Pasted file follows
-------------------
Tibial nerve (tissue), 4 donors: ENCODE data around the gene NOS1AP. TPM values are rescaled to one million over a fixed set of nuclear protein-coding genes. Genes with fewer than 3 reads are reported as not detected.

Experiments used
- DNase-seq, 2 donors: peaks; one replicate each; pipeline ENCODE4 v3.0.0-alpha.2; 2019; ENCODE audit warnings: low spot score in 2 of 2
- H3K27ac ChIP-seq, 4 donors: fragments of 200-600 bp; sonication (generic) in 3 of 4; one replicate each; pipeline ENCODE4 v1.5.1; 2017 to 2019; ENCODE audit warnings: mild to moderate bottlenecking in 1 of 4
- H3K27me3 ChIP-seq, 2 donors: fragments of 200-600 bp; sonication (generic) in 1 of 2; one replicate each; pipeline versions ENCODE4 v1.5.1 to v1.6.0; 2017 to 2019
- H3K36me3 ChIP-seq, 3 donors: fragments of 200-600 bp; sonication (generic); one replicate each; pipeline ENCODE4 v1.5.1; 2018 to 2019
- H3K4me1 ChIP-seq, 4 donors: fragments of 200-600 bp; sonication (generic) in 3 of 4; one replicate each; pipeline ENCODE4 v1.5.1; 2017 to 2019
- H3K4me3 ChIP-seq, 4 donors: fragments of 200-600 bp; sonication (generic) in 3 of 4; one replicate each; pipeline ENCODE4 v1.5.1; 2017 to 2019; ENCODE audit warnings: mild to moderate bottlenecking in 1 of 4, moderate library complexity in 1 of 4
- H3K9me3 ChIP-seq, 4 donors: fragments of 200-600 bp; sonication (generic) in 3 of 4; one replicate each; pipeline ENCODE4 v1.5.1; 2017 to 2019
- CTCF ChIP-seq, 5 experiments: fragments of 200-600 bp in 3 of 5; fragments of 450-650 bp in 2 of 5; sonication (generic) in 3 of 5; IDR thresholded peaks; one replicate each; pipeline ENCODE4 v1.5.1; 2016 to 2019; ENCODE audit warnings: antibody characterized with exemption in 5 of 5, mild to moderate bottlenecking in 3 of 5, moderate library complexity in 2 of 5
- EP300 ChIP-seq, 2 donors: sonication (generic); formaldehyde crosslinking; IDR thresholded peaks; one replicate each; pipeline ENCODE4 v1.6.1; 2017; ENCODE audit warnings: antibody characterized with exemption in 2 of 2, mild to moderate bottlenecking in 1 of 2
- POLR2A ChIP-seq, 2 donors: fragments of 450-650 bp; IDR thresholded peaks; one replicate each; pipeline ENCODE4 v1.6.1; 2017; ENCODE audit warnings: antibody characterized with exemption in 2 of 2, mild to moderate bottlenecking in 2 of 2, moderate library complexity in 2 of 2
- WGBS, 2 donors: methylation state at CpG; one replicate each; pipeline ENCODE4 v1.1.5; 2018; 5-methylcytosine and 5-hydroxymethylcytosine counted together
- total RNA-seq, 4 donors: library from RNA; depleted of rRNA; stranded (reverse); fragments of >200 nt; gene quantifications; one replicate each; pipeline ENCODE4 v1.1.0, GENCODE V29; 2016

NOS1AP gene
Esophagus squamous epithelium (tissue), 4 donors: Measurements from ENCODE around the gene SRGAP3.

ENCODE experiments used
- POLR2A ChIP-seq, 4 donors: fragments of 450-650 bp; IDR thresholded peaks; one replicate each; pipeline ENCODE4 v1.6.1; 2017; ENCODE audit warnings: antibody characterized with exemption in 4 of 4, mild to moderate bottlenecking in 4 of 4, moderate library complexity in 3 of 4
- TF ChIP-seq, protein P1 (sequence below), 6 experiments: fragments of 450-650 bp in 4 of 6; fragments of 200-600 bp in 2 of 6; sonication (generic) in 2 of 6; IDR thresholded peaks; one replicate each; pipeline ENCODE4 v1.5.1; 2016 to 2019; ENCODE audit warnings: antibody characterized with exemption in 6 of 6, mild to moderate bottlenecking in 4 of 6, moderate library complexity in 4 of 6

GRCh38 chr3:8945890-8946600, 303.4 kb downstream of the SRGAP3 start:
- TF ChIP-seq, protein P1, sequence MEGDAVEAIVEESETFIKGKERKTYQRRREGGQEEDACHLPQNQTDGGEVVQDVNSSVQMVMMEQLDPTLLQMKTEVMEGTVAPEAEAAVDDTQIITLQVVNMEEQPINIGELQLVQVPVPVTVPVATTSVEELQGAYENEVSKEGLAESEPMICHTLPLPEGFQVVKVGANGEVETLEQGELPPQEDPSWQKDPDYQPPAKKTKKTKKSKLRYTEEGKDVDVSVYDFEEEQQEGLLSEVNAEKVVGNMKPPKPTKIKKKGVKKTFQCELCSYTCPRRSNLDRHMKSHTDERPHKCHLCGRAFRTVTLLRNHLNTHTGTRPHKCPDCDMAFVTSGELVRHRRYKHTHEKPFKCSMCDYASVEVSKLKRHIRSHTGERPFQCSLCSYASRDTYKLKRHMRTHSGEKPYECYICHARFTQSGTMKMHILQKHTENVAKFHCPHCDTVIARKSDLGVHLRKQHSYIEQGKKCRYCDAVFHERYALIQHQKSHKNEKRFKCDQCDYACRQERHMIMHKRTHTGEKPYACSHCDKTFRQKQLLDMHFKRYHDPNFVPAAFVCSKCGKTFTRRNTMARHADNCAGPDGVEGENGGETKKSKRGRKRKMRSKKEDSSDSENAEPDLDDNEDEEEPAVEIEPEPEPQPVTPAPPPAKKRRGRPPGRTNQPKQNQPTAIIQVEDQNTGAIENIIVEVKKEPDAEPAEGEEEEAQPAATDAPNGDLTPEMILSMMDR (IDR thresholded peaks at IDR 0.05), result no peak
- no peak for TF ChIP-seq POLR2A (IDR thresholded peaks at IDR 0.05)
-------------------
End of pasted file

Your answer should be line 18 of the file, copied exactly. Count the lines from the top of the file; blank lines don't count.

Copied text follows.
- POLR2A ChIP-seq, 4 donors: fragments of 450-650 bp; IDR thresholded peaks; one replicate each; pipeline ENCODE4 v1.6.1; 2017; ENCODE audit warnings: antibody characterized with exemption in 4 of 4, mild to moderate bottlenecking in 4 of 4, moderate library complexity in 3 of 4